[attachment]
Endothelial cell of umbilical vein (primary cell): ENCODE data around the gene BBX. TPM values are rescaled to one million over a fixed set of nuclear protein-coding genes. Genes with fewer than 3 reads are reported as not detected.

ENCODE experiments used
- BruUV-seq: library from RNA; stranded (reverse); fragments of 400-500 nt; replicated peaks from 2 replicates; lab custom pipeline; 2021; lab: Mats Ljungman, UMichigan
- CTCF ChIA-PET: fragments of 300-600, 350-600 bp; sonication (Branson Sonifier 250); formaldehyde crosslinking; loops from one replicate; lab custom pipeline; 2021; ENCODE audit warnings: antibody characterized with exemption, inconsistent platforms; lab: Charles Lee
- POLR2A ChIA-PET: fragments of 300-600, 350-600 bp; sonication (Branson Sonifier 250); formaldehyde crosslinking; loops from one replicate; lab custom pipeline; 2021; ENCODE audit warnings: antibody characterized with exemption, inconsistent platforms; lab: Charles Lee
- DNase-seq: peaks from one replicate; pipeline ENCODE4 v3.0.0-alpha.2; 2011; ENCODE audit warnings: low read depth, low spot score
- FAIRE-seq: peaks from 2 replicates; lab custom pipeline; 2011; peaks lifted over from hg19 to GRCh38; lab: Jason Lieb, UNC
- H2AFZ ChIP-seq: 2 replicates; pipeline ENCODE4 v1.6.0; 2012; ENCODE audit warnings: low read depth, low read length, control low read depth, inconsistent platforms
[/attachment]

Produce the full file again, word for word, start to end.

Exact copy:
Endothelial cell of umbilical vein (primary cell): ENCODE data around the gene BBX. TPM values are rescaled to one million over a fixed set of nuclear protein-coding genes. Genes with fewer than 3 reads are reported as not detected.

ENCODE experiments used
- BruUV-seq: library from RNA; stranded (reverse); fragments of 400-500 nt; replicated peaks from 2 replicates; lab custom pipeline; 2021; lab: Mats Ljungman, UMichigan
- CTCF ChIA-PET: fragments of 300-600, 350-600 bp; sonication (Branson Sonifier 250); formaldehyde crosslinking; loops from one replicate; lab custom pipeline; 2021; ENCODE audit warnings: antibody characterized with exemption, inconsistent platforms; lab: Charles Lee
- POLR2A ChIA-PET: fragments of 300-600, 350-600 bp; sonication (Branson Sonifier 250); formaldehyde crosslinking; loops from one replicate; lab custom pipeline; 2021; ENCODE audit warnings: antibody characterized with exemption, inconsistent platforms; lab: Charles Lee
- DNase-seq: peaks from one replicate; pipeline ENCODE4 v3.0.0-alpha.2; 2011; ENCODE audit warnings: low read depth, low spot score
- FAIRE-seq: peaks from 2 replicates; lab custom pipeline; 2011; peaks lifted over from hg19 to GRCh38; lab: Jason Lieb, UNC
- H2AFZ ChIP-seq: 2 replicates; pipeline ENCODE4 v1.6.0; 2012; ENCODE audit warnings: low read depth, low read length, control low read depth, inconsistent platforms